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Publication numberUS6972809 B2
Publication typeGrant
Application numberUS 10/321,350
Publication dateDec 6, 2005
Filing dateDec 18, 2002
Priority dateDec 20, 2001
Fee statusPaid
Also published asUS20030128321
Publication number10321350, 321350, US 6972809 B2, US 6972809B2, US-B2-6972809, US6972809 B2, US6972809B2
InventorsHiroshi Nakanishi
Original AssigneeSharp Kabushiki Kaisha
Export CitationBiBTeX, EndNote, RefMan
External Links: USPTO, USPTO Assignment, Espacenet
Path shifting optical device having polarization correcting section and optical display system including same
US 6972809 B2
Abstract
An optical device includes an optical path shifter that has at least one optical path shifting section. The optical path shifting section includes: a polarization modulator for changing the polarization state of an incoming light ray; and a birefringent element for shifting the optical path of an outgoing light ray of the polarization modulator based on the polarization state of the outgoing light ray. The optical device further includes a polarization corrector, which selectively changes the polarization state of an outgoing light ray of the optical path shifter, thereby keeping the polarization state of an outgoing light ray of the polarization corrector substantially unchanged no matter where the optical path has been shifted.
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Claims(26)
1. An optical device comprising an optical path shifter that includes at least one optical path shifting section,
wherein the optical path shifting section includes:
a polarization modulator for changing the polarization state of an incoming light ray; and
a birefringent element for shifting the optical path of an outgoing light ray of the polarization modulator based on the polarization state of the outgoing light ray, and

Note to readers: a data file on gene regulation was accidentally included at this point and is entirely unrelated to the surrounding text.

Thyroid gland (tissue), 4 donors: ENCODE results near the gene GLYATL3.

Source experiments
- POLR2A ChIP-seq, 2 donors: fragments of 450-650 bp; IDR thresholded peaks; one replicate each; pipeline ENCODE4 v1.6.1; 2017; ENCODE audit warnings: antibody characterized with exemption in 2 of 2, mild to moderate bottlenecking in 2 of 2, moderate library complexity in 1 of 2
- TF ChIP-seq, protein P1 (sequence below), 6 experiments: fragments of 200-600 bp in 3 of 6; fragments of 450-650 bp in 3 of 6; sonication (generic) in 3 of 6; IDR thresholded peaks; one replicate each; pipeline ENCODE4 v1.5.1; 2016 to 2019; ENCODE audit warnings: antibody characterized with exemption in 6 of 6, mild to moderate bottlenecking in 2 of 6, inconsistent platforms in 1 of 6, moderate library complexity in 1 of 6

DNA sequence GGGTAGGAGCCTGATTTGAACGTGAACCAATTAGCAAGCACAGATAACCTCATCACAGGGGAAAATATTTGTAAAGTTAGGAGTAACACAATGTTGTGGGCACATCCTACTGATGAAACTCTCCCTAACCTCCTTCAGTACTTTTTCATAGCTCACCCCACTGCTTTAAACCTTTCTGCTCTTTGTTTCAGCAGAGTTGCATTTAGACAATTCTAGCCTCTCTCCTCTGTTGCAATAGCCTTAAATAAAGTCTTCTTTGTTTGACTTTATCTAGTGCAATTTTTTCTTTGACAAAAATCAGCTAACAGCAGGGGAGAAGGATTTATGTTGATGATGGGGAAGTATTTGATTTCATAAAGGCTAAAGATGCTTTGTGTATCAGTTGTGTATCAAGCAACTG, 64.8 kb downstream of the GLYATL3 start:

wherein the optical device further comprises a polarization corrector, which selectively changes the polarization state of an outgoing light ray of the optical path shifter, thereby keeping the polarization state of an outgoing light ray of the polarization corrector substantially unchanged no matter where the optical path has been shifted.
2. The optical device of claim 1, wherein the polarization modulator rotates the polarization direction of the incoming light ray in a selected period.
3. The optical device of claim 2, wherein an outgoing light ray of the polarization corrector is a linearly polarized light ray at least in a predetermined wavelength range and has a substantially constant polarization direction no matter where the optical path has been shifted.
4. The optical device of claim 2, further comprising a polarization regulator that transmits only a particular linearly polarized light component having a selected polarization direction on receiving the outgoing light ray of the polarization corrector.
5. The optical device of claim 1, wherein the polarization modulator comprises:
a liquid crystal layer; and
an electrode for applying a voltage to the liquid crystal layer.
6. The optical device of claim 1, wherein the polarization corrector comprises:
a liquid crystal layer; and
an electrode for applying a voltage to the liquid crystal layer.
7. The optical device of claim 1, wherein the response speed of the polarization corrector is substantially equal to that of the polarization modulator.
8. The optical device of claim 1, wherein the outgoing light ray of the polarization corrector is a circularly polarized light ray.
9. The optical device of claim 8, wherein the polarization corrector is a phase plate.
10. An apparatus comprising:
the optical device as recited in claim 1; and
an optical member, which is disposed so as to receive the outgoing light ray of the polarization corrector of the optical device.
11. The apparatus of claim 10, wherein the transmittance and/or reflectance of the optical member has polarization dependence.
12. The apparatus of claim 10, wherein the optical member selectively transmits or reflects a light ray that falls within a particular wavelength range.
13. The optical display system of claim 12, further comprising:
a color separating optical system for splitting the light ray, emitted from the light source, into red, green and blue light rays;
color synthesizing means for synthesizing the red, green and blue light rays together; and
projecting means for projecting the synthesized light ray that has gone out of the color synthesizing means,